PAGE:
Art theft: activism or crime?
By Sybaris Collection
Art has always been object of desire not only for art lovers, but for thiefs or kidnappers trying to make theirselfs millionaires. As artworks in museums are considered incredibly valuable objects for their cultural heritage and artistic importance, the acts of kidnapp or stole art are defined by law as crimes. But what happen when these robberies are activism or artistic performances by itselfs?
In last months two similar events took place in Paris and Oberhausen: an “artpiece” by Joseph Beuys and a cultural and historic object were stolen from the Oberhausen Theater and the Museé du Quai Branly respectivily.
Regarding Beuys’ piece, the German art collective Frankfurter Hauptschule apparently stole Capri-Batterie from an exhibition held at the Oberhausen Teather in order to gave it to an institution in Iringa Bonga, Tanzania. After video-recording the action, artists said it was a performance to critic the colonialism imposed by Europeans when transfering objects from the African continent to included them as part of German collections as if those piece were colonial trophies.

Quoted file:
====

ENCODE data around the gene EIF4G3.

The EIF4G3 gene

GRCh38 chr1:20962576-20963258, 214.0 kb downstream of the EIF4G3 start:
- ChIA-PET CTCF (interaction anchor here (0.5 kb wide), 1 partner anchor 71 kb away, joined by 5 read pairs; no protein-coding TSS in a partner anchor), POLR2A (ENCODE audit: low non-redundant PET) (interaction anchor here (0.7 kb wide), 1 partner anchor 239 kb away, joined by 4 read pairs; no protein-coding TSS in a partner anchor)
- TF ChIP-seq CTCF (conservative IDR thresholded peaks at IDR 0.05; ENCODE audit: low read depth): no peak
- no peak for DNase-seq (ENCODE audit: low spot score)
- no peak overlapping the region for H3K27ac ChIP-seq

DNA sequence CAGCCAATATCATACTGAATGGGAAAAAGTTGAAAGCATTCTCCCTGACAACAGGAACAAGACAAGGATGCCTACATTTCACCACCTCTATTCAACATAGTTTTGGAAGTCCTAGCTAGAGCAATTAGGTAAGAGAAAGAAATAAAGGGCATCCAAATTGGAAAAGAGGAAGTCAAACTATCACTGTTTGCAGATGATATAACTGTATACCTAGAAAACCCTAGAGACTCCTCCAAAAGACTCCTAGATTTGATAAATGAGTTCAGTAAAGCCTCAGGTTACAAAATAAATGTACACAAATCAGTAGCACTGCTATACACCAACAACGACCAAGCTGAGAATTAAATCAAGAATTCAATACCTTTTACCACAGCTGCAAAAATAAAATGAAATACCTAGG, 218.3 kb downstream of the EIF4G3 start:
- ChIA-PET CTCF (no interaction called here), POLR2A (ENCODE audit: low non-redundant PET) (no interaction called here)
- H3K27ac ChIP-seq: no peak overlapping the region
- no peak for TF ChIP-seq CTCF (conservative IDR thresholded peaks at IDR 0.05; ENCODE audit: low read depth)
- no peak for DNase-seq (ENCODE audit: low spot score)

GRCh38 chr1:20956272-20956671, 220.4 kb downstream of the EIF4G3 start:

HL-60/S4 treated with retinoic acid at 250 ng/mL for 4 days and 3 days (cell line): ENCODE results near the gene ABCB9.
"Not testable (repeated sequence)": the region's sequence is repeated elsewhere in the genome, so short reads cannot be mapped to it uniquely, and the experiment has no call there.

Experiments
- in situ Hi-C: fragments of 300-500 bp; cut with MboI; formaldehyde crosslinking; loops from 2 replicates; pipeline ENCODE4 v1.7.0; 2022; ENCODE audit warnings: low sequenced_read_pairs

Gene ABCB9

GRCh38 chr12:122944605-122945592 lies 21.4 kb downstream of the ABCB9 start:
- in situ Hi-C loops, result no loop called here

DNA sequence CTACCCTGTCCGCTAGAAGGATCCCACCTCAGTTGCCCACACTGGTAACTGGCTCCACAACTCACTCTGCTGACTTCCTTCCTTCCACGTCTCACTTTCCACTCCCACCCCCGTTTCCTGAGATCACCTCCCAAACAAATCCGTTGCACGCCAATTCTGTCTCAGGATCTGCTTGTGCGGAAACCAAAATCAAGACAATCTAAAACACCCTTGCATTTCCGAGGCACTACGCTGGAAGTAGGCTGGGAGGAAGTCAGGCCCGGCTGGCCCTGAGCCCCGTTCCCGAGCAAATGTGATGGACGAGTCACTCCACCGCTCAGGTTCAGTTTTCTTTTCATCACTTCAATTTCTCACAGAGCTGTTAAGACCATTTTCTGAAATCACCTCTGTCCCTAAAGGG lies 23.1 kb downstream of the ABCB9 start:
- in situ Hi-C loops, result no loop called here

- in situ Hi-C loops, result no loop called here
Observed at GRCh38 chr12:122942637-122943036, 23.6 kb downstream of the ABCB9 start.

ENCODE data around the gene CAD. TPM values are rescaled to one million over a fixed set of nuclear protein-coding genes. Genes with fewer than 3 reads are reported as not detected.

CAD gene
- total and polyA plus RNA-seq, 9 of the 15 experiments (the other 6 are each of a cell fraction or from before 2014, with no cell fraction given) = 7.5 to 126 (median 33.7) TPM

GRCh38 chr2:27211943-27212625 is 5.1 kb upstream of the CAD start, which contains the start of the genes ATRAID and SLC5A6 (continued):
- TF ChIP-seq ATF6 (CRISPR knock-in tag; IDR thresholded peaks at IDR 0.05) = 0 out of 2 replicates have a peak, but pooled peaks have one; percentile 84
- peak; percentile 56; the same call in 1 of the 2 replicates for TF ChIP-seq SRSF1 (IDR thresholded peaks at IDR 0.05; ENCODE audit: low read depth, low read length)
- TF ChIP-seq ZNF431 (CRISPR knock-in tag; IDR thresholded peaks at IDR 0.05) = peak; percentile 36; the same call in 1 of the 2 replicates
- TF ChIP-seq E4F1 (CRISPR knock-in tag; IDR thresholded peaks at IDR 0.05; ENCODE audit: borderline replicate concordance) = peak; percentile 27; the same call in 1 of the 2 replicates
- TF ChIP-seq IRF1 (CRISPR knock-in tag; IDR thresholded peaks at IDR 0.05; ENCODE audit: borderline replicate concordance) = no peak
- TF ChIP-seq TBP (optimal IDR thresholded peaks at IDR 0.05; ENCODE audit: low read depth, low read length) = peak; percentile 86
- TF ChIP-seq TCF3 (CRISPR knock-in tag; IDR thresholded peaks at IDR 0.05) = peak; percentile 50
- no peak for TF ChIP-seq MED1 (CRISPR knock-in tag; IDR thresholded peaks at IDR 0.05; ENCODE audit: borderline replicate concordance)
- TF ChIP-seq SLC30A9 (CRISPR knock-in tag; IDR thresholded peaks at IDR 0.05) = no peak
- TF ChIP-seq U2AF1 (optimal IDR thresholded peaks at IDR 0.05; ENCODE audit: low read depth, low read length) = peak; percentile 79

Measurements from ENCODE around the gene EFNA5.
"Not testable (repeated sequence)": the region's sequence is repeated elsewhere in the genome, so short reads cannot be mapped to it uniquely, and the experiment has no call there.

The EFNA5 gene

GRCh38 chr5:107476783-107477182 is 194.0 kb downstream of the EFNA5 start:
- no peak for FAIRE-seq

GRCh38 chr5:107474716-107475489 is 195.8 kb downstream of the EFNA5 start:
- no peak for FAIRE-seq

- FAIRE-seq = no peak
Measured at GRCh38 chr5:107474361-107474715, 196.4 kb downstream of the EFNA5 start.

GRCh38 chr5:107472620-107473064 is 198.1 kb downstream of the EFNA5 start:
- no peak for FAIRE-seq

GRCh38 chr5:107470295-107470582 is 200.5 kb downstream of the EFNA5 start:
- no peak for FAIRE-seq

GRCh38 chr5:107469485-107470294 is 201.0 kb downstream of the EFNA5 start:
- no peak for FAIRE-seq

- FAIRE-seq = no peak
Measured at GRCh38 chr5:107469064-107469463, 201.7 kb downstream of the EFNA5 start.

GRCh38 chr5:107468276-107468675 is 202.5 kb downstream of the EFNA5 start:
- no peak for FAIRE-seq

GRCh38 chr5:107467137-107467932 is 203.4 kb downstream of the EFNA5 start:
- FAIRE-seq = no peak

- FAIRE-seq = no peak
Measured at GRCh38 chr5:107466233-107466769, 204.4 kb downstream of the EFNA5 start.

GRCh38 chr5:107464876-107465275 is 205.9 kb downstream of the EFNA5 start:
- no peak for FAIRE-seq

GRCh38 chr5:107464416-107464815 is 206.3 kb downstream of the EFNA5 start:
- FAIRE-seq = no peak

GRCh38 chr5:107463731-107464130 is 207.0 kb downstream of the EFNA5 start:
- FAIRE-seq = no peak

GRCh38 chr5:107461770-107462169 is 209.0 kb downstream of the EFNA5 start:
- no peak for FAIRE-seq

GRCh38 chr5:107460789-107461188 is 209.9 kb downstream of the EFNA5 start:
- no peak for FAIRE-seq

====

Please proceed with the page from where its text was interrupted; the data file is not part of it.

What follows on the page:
Capri-Batteri was made by Joseph Beuys in 1984 when he was recovering from a lung illnnes in the Italian island Capri. However, the piece stolen was actually a replica from the original, according with information given by people from the Theater.
On the other hand, in June a group of five activists from Congo starred an incident in the Museé du Quai Branly in Paris. They tried to recover a 19th century African funeral pole, arguing that the piece originally belongs to Congonian people. The activist campaign was focused on taking back art original stolen by colonizers from African cultures.
However, when the museum ‘s guards stopped them, the group of activist said it was never their intention to stole the piece, but to call attention to colonialims actions disguised as safeguard the heritage from different cultures through tcollections. For this actions, activist Congo-born Emery Mwazulu Diyabanza was recently put on trial and fined over €2,000.
What is important in both actions is the attempt to call attention on the European museum’s collections, commonly formed with cultural and artistic objetcs that was taken from original African territories when colonial times. If both Art History and museum collections in Europe are colonialist, when art theft could be considered crime and when activism?